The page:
Dish: A bite of Sweden in Virginia Beach

Jeffrey Ocampo

Food & Drink

Dish: A bite of Sweden in Virginia Beach

A couple blocks from the waterfront in the bustling beach town of Virginia Beach, Va., you’ll find Dish Restaurant, where Swedes looking for a taste of home can find the traditional dishes and comfort foods of their native country.

Started by a traveling Swede herself, Dish is owned by Carina Boqvist Bergdoll, who founded the restaurant after years of working in various restaurants in the Virginia Beach area. It was there that she met and fell in love with her husband and decided to settle and open a restaurant in the tourist-heavy beach town.

Dish’s menu serves both American and Swedish tastes; a perfect blend that caters to the beach-going crowd and pays homage to Bergdoll’s Swedish roots. A quick study of the brunch menu reveals familiar staples like bacon, pancakes, eggs and even an all-American burger. And for those who come to Dish looking specifically for Scandinavian eats, the menu does not disappoint.

Swedish Meatballs

Unlike French Fries or Vienna Sausages, Swedish Meatballs actually are a national dish of Sweden. Dish serves its meatballs covered in a cream sauce with a side of lingonberries, a traditional accompaniment. The berries are stewed down into a kind of fruit compote and complement the meatballs nicely, striking a balance between savory and sweet.

Pickled Herring

Seafood is especially prevalent in Scandinavian cuisine, and in particular, preserved seafood. Preserving seafood is a Scandinavian practice that dates to the Middle Ages as a way to store and transport food through the long, bitter winters (harvest season is short in that region). Methods of preservation include salting, drying and pickling (another popular preserved fish dish is gravlax, which is raw salmon cured in a mix of salt, sugar and dill).

In keeping with tradition, the pickled herring at Dish arrives warm, with a heaping helping of dill-sprinkled boiled potatoes and sour cream. The skin remains on the herring, while the bones are removed for easy eating and the piquantness of the fish is smoothed when taken together with a bite of buttery potato.

Jeffrey Ocampo

Skagen Rora

Shrimp sandwiches are such an integral part of Swedish cuisine that they’ve even inspired a cultural idiom, “Att glida in på en räkmacka,” which literally means to slide in on a shrimp sandwich. While the sandwich is delicious, the meaning of the saying is not as savory – the translation refers to someone receiving an advantage that they didn’t put it the work for.

Served open-faced on toast, the Skagen Rora consists of chilled shrimp mixed in a sauce of dill, sour cream, horseradish and is topped with red onions. Its taste is very much akin to a seafood salad, made much brighter by swapping out the mayo for sour cream and a generous squeeze of lemon.

Lingonberry Mimosa

Probably one of the few nontraditional items on the menu, this is Dish’s clever Swedish take on the popular American brunch beverage. The effervescence of the champagne carries the sweet tang of the berries through the bubbles and has a pleasant little bitter snap at the end.

Jeffrey Ocampo

Pytti Pana

Pytti Pana translates to “small pieces in a pan” and is very similar to both the American breakfast hash and the English bubble and squeak. All are dishes borne out of mixing bits of leftover meats, potatoes and vegetables into a hodgepodge of a dish where the whole is greater than its parts. Topped with a fried egg, Dish’s Pytti Pana uses a heavy dose of thyme that helps to cut through the richness of the meat and vegetables (which also are mixed with a bit of heavy cream). The result is a satisfyingly savory breakfast dish.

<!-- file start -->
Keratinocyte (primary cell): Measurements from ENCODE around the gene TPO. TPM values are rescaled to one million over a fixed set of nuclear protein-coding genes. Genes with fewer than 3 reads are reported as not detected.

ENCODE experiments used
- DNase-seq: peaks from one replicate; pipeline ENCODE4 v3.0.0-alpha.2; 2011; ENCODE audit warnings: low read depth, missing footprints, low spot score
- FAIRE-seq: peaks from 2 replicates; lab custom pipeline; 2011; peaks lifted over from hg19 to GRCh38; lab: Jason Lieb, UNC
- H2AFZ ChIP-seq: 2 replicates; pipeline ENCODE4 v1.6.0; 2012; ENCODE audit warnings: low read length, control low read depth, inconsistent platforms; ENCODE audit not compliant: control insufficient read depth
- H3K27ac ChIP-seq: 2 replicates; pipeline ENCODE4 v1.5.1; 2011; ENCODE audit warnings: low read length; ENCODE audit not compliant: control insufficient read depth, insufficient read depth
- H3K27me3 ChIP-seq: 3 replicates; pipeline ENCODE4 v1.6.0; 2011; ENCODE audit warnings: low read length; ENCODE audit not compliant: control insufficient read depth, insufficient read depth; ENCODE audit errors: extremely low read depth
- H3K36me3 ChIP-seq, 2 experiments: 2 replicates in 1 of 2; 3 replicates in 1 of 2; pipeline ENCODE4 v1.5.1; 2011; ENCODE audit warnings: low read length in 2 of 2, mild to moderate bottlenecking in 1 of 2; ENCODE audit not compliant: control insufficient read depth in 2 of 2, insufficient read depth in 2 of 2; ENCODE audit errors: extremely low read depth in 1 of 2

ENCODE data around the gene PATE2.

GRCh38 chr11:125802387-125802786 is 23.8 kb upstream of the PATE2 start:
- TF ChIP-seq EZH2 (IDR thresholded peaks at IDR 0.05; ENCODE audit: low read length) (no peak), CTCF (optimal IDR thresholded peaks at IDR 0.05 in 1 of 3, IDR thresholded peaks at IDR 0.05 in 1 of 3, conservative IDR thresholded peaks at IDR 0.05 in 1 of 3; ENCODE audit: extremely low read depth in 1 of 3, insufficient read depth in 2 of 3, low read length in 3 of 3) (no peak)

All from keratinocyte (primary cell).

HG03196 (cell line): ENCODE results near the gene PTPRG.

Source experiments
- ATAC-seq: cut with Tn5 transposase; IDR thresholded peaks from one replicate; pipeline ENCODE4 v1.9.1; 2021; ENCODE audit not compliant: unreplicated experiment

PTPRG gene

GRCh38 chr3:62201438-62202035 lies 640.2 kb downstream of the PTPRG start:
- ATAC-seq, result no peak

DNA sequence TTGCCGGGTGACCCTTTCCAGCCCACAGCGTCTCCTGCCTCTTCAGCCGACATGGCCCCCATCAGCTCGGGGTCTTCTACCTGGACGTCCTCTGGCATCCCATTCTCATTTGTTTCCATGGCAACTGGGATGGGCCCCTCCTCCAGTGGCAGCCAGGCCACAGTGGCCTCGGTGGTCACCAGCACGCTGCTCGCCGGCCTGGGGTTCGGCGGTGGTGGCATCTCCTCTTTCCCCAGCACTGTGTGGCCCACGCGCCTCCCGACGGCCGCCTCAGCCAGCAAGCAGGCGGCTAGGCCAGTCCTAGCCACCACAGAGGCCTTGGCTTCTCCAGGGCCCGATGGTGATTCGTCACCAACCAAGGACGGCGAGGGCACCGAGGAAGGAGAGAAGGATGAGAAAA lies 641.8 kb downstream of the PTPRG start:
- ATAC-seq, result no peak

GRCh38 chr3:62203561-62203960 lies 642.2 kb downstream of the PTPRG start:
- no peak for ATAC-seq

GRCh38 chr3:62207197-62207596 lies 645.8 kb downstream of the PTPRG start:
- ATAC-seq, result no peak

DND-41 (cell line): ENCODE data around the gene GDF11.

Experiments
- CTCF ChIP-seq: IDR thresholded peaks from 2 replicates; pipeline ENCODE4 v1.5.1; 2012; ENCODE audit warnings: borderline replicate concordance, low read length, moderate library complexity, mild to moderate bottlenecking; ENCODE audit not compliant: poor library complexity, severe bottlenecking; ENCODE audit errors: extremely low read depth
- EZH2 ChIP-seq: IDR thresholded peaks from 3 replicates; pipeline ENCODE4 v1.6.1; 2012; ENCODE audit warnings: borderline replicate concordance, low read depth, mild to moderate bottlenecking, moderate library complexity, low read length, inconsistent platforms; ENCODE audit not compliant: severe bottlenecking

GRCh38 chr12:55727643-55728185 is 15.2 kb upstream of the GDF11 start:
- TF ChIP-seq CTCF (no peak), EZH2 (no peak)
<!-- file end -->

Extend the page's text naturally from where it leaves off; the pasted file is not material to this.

Lax Pudding

Another dish invented as a way to use leftovers, Lax Pudding is a casserole of layered potatoes, gravlax, dill and cream. One wouldn’t normally think of a casserole as a luxurious dish, but between the salmon, cream and the small ramekin of melted butter that’s poured on top, this is far from the can of mushroom soup and chicken casseroles most Americans are used to.

Princess Cake

If there’s anything that Dish is known for, this is it. People in town call in orders for Princess Cake for weddings, birthdays and other special occasions – fitting since the dessert is typically served in Sweden during special festivals and to mark important milestones in peoples’ lives. The cakes can be spotted in bakery windows throughout Sweden by their bright green coloring, which comes from the layer of colored marzipan that covers the cake to give it its signature look. Inside, the cake is comprised of layers of white sponge cake, vanilla bean cream, whipped cream and raspberry jam.

The Princess Cake is a true labor of love for Dish as Bergdoll’s husband makes them in-house, with each cake taking about four hours to make (that doesn’t take into account the overnight freezing needed to keep the cake moist). But the most labor-intensive part of the cake is the mixing of the marzipan to get the consistency just so. Bergdoll’s husband and sister worked on the cake recipe for months to perfect the marzipan layer – this isn’t the typical tough, chalky marzipan you see in those fruit-shaped candies. This marzipan is soft and melty and dissolves into a sugary (but not too sweet) glaze on your tongue.

Aside from the immersive experience of visiting a foreign country, there really is no better way to experience a culture than through its food. At Dish, Bergdoll has brought all of the best flavors of her country to her newly adopted hometown of Virginia Beach, bringing a slice of Swedish culture to those who might not otherwise ever experience it and providing a respite for Swedes looking for a familiar taste of home.

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